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The Pancake Cook by Adriaan de Lelie

""Adriaan de Lelie (1755-1820)

For more detail, Kevin and I go talk about this painting in this video.


Detail: tea pot, hearth, tile floor, ladies shoe, foot warmer, fry pan, large jar, basket, plate, apples, onions, table , rag, pitcher, cook, servant, simple servants clothing, apron, mens hat,  smoking pipe, fire lighter, ember bowl, fireplace chain, bellows, short gown, shawl, cape, ladies cloth cap, brass frying pan, bird cage, door, window, curtain, ceiling hook, food, pancake

This Post Has 13 Comments
    1. Thanks so much Jon. This painting has been making me chuckle all week! The exasperated look on this woman’s face as she tries to keep up with the demand for pancakes, and the ‘kids’ impatiently waiting…some things are timeless 🙂

  1. I’m wondering about the function of the hook in the ceiling. For a lantern at night perhaps?
    Thanks, Jon for the recent posts. These are wonderful sources for us as we work on our personas; a studied look into the past as our ancestors actually saw it. Thanks so much!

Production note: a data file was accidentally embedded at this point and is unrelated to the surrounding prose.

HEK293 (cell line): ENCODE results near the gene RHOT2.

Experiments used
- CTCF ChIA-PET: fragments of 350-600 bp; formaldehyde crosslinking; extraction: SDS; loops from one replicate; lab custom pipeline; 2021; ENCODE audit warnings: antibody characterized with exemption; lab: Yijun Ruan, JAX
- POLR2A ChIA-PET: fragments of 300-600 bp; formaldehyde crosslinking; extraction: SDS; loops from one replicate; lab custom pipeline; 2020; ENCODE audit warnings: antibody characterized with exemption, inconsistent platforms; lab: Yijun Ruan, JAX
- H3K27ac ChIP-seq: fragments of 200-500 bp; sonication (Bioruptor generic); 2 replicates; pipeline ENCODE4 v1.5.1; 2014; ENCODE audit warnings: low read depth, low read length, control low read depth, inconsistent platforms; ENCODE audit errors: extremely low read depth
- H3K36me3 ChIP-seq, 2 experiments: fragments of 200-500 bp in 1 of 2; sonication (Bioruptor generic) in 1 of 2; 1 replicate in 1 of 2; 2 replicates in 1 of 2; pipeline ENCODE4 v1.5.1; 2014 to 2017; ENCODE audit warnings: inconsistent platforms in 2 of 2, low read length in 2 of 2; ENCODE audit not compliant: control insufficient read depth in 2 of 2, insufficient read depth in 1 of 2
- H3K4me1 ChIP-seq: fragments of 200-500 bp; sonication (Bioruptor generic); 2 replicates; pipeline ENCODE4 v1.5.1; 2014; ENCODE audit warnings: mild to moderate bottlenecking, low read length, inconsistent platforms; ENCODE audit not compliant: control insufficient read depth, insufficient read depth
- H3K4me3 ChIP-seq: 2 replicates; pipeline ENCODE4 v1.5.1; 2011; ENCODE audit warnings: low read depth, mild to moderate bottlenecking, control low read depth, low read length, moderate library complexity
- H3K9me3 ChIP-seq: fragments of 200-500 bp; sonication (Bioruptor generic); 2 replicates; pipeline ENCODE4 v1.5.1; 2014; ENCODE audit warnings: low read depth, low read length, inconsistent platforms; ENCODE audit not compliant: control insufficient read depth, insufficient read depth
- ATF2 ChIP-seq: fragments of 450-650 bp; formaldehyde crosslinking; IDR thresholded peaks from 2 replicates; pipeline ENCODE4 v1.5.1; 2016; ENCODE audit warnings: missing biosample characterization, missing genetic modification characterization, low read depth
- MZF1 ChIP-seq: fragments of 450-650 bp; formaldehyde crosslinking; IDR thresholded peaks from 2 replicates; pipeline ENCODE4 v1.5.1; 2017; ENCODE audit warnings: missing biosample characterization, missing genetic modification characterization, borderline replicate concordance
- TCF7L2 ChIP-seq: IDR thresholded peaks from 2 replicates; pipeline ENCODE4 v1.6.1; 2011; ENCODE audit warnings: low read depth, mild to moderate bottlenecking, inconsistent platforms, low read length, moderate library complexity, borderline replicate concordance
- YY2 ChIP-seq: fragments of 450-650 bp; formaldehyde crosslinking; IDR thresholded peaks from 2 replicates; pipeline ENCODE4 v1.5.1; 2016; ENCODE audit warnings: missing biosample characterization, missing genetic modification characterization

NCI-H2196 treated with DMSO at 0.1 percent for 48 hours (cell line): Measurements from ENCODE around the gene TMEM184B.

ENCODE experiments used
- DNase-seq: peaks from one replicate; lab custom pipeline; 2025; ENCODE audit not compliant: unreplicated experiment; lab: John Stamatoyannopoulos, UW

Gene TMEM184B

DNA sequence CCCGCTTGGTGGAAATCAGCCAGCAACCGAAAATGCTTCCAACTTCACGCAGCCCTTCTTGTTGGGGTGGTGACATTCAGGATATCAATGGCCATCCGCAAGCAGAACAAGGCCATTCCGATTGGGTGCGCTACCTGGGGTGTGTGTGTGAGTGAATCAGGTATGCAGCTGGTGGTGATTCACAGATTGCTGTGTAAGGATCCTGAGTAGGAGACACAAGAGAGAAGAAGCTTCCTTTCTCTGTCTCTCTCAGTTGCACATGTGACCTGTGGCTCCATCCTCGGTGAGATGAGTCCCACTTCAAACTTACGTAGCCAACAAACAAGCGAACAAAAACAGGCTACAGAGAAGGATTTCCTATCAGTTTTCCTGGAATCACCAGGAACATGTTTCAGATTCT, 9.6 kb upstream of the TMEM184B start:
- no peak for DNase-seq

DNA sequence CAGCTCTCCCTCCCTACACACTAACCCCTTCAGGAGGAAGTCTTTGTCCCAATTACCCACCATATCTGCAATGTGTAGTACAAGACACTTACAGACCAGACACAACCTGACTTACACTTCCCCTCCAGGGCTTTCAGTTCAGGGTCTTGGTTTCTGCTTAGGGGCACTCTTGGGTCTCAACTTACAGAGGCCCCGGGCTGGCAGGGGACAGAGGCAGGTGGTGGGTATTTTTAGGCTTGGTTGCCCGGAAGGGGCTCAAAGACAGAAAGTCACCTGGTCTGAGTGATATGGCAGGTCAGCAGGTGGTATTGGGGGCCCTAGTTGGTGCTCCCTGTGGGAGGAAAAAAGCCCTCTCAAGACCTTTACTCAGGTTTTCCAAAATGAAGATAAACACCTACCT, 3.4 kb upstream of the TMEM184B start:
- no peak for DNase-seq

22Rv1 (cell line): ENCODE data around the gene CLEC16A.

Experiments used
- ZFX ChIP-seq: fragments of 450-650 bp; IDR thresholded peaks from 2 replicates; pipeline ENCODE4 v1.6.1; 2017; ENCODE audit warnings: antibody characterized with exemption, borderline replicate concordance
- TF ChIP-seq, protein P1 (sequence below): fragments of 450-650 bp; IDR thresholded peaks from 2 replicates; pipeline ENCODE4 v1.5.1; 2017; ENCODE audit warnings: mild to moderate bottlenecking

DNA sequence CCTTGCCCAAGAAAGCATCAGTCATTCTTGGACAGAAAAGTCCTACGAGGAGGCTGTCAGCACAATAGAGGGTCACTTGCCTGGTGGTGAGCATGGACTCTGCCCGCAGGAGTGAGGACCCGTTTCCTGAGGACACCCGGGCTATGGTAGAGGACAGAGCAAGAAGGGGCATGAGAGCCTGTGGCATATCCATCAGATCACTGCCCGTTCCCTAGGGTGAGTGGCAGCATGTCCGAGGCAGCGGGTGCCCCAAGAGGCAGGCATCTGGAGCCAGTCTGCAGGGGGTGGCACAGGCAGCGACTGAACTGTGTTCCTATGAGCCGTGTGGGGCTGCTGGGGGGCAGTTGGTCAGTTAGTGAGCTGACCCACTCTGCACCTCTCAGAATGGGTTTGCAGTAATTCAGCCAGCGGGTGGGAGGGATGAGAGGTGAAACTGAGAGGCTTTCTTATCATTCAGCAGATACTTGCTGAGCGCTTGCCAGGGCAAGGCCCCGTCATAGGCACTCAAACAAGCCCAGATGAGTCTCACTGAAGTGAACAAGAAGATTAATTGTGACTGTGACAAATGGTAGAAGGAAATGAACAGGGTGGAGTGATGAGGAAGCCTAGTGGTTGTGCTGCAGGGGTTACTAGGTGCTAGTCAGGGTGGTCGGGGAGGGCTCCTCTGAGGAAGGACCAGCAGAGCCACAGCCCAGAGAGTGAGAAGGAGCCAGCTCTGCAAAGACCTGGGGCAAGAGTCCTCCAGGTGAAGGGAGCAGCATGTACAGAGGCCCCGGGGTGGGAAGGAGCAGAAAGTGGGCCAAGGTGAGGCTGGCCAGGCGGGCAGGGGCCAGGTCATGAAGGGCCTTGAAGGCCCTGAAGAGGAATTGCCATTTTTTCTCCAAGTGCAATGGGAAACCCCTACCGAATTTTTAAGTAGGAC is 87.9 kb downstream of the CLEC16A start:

Morgan Gardner

    1. The hook is large and would most likely be a hook for meat, such as ham. It is a focal point of the painting so I believe it is meant to show that the pancake woman is out of meat and only has apple or onion pancakes to sell the woman. The boy seems to be looking in to see what his mother is ordering. Perhaps a treat for Christmas?

    2. The box on the wall is most likely a salt box. They were commonly mounted in kitchens. I imagine the salt was used for extinguishing grease fires as well as for seasoning. Salt was inexpensive and easy to replace so it would not have been in a locked cabinet with the other spices.

  2. As for the hook, I believe that it is on rollers and if you stare hard enough there is a beam that it runs on. don’t know why, but it is neat.

  3. Did anyone else notice several compositional similarities between this piece and “The Pancake” by Cornelius Visscher? Also had no idea that so many old paintings feature pancakes! And now I want pancakes.

  4. Notice the way the fireplace was constructed. This is a traditional Dutch “jambless” fireplace. I.E. it is not set into the wall, nor does it have any side walls, or jambs. The fire is much more “in the room” than in an English fireplace. The hood above (incorporating the mantel) with it’s short canopy is there to catch the smoke and lead it up the chimney. This type of fire place can still be seen in some of the very old Dutch houses in what used to be New Nethrland, now New York, New Jersey, and Delaware. The Mabee Farm in Rotterdam Junction, NY has a fireplace like this, and dates to the early years of the 18th century.

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